By Dan Spencer
This week saw two grants by the king to men who later served on the Agincourt campaign.
Patronage not only rewarded previous loyal service but encouraged men to try to gain further rewards by pleasing the king. In 1415 many of the retinue leaders for the expedition were in receipt of royal annuities or other grants from the king. On 20 May, Henry Bromley, one of the king’s serjeants of arms, was granted a daily income of 12d for good service and for his wages of office. Two months later, on 13 July, he was involved in the efforts to recruit sailors for the ship Le Cok Jon, which was commissioned to transport soldiers to France.
Bromley also participated in the expedition himself, having indented to serve with four other esquires, John Clynk, Nicholas Horton, John Louthe and William Wolde, who collectively recruited eleven archers for the campaign. After the capture of Harfleur, John Louthe and William Wolde remained in the town as part of the garrison with three archers; whereas Clynk, Bromley, Horton and the remaining eight archers fought at the battle and survived to return to England from Calais with eleven horses.
Three days later, on 23 May, Henry V also made a grant to his relative, Richard Arundel, a king’s knight, of 100 marks a year from the issues of the chancery (a department of government). This was given in lieu of a previous grant to Arundel by Henry IV, of the alien (i.e. foreign owned) priory of Wilmyngton in East Sussex in 1400. The following day, on 24 May, he also surrendered to the king all his rights associated with the castle and lordship of Bamburgh, for which he had previously been constable. For the Agincourt campaign Richard Arundel indented to serve with nine men-at-arms and 30 archers, but unfortunately no information as to his service in France survives. He died on 3 June 1419 and was buried in the Lady Chapel of Rochester Cathedral.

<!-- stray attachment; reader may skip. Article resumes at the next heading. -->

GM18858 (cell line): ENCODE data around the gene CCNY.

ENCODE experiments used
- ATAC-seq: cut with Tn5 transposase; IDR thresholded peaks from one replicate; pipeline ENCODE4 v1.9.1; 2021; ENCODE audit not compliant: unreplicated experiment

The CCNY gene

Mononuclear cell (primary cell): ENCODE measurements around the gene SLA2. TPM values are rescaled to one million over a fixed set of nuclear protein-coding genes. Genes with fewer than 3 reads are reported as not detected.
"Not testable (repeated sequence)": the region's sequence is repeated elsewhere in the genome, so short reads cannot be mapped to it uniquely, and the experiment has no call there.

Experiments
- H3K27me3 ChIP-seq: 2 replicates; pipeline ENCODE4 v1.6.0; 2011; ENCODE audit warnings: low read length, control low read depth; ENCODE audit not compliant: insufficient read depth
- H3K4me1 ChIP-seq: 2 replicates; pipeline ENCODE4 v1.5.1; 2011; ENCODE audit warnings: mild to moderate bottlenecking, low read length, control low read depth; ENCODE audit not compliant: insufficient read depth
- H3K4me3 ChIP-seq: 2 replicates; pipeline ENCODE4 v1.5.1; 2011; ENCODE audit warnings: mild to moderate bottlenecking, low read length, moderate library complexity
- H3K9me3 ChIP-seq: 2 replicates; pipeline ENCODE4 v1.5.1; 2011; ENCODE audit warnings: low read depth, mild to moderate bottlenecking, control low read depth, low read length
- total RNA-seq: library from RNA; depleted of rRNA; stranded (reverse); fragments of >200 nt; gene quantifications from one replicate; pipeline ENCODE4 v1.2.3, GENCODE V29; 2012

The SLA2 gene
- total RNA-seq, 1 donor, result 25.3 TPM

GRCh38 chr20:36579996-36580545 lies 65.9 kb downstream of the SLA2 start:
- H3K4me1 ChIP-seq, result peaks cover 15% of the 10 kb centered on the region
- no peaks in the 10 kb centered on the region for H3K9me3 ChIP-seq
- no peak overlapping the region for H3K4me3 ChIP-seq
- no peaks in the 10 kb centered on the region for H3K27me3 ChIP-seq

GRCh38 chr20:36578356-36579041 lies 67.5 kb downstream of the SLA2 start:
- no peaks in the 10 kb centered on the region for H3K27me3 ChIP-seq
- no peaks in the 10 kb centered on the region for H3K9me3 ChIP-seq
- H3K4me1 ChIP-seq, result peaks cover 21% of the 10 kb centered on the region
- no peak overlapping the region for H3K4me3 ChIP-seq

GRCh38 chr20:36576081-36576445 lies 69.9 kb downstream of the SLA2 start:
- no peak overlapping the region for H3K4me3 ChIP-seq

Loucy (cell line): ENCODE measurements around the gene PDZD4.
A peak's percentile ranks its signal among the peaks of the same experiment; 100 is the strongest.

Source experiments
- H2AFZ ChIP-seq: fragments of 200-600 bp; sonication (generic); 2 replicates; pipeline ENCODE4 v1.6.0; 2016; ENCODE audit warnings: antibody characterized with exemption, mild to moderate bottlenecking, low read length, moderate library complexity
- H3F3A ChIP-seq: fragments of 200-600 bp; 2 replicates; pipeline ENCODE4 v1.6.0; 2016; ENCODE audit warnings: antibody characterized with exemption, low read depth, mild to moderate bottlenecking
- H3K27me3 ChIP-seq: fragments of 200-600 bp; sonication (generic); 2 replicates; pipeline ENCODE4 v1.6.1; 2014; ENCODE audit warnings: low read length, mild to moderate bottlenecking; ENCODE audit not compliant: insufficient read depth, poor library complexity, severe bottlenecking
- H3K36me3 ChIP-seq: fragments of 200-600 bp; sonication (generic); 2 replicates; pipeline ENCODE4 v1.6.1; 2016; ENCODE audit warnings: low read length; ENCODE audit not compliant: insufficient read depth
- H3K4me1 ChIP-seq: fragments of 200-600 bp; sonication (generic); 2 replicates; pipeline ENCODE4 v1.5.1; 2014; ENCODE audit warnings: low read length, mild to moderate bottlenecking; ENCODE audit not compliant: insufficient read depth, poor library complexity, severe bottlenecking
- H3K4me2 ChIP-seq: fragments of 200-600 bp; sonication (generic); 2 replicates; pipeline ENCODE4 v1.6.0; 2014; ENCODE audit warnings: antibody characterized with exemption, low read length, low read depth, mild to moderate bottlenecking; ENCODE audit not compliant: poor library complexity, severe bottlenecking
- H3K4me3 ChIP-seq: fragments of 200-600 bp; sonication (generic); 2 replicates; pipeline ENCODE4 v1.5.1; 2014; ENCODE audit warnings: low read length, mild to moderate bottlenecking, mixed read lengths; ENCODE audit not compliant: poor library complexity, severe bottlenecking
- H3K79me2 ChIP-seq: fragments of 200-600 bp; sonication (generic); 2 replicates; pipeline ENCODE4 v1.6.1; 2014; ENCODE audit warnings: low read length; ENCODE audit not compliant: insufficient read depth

Payments were also given for the construction of bows this week, with the bowyers Stephen Fletcher, Henry Bower and others, paid £6 for their work. A further payment of £3 6s 8d was given to a John Endon to pay for the wages of bowyers recruited to serve on the expedition. It was anticipated, therefore, that further bows would need to be made and repaired after the army had arrived in France.
This information came from the Calendar of the Patent Rolls 1413-16, pp. 77, 284, 322, 326, 328; William Brenchley Rye, ‘Tombs of Sir William Arundel and Others in Rochester Cathedral’, Archaeologia Cantiana, volume 13, 1880, p. 142; The National Archives, E403/621 m.5.
Image of Rochester Cathedral, taken from Wikipedia under the Creative Commons Attribution-Share Alike 4.0 International license, author Prioryman